A US designer has won the coveted International James Dyson Award for an innovative bike helmet made out of paper. New Yorker Isis Shiffer's disposable EcoHelmet took the £30,000 ($37,476) prize, which will be used for further development and to help bring it to market.

Shiffer came up with the idea while using bike-hire schemes during her time studying abroad in Tokyo and London. "When I was exploring new cities I had no access to a helmet and I didn't want to spend $30 buying one," she told the BBC.

Her solution was to create a helmet using cheap, recyclable materials that can be folded away. When its accordion-style shape is fully opened, the honeycomb structure allows the impact of a collision to be spread across the entire design, protecting the head from a blow from any direction. Shiffer tested the helmet at Imperial College in London.

As the helmet weakens over time, it only has a limited number of uses. It's hoped that the final product will come with some sort of indicator to show when it should be thrown away, such as a stripe that changes color or a clip that stops working after a certain amount of time. There are also plans to coat the helmet with a waterproof material such as wax to protect it from rain.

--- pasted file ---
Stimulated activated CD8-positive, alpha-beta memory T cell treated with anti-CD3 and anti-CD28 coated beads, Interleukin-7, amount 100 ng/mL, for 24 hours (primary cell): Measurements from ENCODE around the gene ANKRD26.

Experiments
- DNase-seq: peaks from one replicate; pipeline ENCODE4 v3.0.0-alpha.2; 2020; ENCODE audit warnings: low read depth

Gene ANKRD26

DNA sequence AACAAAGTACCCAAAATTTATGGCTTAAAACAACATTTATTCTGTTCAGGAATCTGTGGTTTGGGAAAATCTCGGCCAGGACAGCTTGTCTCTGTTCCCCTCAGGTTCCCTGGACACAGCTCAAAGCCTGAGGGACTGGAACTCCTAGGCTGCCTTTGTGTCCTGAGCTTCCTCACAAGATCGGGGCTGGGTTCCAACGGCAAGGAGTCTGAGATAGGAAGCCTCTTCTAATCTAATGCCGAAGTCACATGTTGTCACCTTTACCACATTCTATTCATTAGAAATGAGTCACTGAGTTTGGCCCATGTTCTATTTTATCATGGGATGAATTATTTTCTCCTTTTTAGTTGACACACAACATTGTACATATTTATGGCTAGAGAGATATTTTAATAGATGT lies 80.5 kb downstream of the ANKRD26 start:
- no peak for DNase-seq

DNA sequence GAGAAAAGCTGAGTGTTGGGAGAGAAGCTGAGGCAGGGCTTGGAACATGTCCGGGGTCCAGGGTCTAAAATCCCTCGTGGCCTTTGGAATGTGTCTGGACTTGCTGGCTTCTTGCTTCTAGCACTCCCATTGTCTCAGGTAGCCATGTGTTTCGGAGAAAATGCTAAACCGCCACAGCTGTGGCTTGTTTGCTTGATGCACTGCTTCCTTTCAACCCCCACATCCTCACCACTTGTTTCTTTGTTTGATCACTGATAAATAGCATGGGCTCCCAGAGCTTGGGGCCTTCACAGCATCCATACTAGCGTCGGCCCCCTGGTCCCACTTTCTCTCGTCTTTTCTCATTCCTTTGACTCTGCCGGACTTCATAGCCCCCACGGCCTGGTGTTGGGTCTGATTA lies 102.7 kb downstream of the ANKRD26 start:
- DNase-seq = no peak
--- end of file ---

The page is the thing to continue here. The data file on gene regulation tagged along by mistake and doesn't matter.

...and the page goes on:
The inventor's ultimate goal is to have the helmets on sale in vending machines at bike-hire locations for $5 each. But Shiffer admits that convincing people a helmet made from paper is safe will be a "tough sell." She's currently working with a LA firm MemBrain to produce, market, and raise funds for her invention.

Sir James Dyson himself is a fan of the EcoHelmet. He said it "solves an obvious problem in an incredibly elegant way. But its simplicity belies an impressive amount of research and development. I look forward to seeing EcoHelmets used in bike shares across the world."